Wilfred Owen Poetry Essay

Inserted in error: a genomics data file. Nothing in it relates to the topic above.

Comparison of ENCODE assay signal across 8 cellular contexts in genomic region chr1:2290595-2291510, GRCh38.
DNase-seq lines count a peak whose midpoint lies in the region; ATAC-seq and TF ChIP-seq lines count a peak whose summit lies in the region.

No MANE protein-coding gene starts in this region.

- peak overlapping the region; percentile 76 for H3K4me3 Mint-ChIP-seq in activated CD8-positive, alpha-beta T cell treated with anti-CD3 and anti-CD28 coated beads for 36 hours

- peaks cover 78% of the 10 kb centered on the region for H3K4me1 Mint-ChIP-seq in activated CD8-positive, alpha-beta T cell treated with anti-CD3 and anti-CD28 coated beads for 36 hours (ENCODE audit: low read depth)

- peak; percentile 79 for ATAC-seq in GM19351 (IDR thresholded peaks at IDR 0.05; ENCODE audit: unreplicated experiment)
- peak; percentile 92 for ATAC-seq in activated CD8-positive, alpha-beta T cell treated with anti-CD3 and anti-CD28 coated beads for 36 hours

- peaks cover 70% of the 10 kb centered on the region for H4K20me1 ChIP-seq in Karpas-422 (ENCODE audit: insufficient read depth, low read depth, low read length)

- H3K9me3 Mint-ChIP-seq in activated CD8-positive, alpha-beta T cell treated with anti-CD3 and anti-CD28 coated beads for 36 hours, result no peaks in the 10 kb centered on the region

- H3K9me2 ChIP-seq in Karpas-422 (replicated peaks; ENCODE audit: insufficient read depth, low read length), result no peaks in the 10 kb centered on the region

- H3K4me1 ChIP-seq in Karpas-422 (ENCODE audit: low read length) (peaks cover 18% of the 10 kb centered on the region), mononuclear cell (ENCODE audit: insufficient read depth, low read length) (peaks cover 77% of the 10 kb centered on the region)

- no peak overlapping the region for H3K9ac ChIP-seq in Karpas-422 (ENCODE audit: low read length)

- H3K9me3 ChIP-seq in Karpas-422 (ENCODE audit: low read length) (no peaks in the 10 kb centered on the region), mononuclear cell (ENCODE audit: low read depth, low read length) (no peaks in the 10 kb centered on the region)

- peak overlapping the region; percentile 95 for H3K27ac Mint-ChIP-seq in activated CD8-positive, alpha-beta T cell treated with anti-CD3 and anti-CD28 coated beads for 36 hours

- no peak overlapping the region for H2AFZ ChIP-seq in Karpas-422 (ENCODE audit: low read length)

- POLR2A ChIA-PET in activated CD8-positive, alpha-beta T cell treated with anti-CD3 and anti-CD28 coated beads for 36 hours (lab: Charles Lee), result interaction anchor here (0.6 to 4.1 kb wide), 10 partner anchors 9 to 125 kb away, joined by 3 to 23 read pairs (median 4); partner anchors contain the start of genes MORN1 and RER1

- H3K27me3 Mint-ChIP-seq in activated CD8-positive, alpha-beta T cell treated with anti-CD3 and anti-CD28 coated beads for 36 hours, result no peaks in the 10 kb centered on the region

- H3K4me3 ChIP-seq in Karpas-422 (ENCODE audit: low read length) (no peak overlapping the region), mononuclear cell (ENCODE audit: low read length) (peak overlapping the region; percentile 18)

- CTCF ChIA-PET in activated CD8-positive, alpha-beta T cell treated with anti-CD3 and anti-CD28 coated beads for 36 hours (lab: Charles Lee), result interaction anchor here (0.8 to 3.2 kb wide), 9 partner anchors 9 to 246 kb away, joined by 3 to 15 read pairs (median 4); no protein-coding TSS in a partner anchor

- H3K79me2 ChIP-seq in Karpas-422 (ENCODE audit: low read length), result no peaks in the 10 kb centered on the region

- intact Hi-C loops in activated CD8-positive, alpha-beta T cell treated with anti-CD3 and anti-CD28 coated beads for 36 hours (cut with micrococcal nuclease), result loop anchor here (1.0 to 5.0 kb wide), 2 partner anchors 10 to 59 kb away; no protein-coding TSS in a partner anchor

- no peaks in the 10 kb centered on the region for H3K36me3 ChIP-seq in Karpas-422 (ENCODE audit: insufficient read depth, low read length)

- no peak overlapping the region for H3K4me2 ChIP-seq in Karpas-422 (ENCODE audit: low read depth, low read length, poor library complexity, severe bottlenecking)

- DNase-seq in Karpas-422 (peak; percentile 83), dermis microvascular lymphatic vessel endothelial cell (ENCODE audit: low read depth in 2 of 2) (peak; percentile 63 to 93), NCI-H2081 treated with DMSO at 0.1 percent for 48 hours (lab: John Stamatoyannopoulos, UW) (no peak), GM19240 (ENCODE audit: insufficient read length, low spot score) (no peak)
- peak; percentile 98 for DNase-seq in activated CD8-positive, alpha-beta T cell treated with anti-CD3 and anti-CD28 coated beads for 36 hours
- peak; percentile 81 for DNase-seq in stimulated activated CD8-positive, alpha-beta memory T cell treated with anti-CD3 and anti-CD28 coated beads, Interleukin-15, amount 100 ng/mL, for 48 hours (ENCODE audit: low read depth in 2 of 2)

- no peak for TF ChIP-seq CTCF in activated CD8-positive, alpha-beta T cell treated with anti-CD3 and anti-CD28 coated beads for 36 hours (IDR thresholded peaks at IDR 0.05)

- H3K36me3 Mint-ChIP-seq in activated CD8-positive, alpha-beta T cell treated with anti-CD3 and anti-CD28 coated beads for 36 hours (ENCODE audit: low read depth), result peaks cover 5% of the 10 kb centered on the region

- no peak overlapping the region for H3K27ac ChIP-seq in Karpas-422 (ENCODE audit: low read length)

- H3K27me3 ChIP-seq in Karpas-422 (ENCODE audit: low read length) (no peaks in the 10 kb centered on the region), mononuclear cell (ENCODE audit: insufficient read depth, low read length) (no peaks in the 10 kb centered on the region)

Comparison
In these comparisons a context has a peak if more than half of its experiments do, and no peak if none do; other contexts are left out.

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Wilfred Owen expresses his not so pleasant experiences of war through his poetry. He shows us the portrayal of the suffering and pity that the leaders had put their young soldiers in to by sending them off to war. His poem “the parable of the old man and the young’ is a biblical illusion of the story of Abraham and the poem ‘disabled’ illustrates to us both the mental and physical consequences of going to war. Owen adapts a biblical story to better suit a story which demonstrates to us the pointlessness and pity of war. It shows us the waste and futility of war as the leaders sacrifice their own youth for their pride. In this poem it’s suggested that Own is saying that blind faith in anything is bad. In the proper Biblical story, Abraham goes to sacrifice his son, but is stopped by an angel of god. However in Wilfred Owen’s version, it’s portrayed that their fathers/leaders were sacrificing their own young men to keep their pride. Owen’s use of the biblical story of Abraham helps better develop the images of sacrifice throughout the poem, and these sacrifices of the young men were a distinctive attribute in the war at the time, especially to Own who had to witness the horrific sights. “Isaac the first born spoke and said, my farther behold the preparations, fire and iron”, this shows us the innocence, trusting and accepting nature of the son/youth as they thought they were helping sacrifice something else, not themselves. We become aware that the son/youth had no knowledge of them being about be to sacrificed through the line “but where the lamb for this burnt offering”, this showed us that the youth were unaware of what was about to happen. “Then Abraham bound the youth with belts and straps”, this line shows us that the farther/leaders tied the son/forced the youth into being their victims. In Owen’s version of the story, the old man ignored the angel, just as the leaders of the nation ignored their rightful conscience. “Lay not thy hand upon the lad”,...
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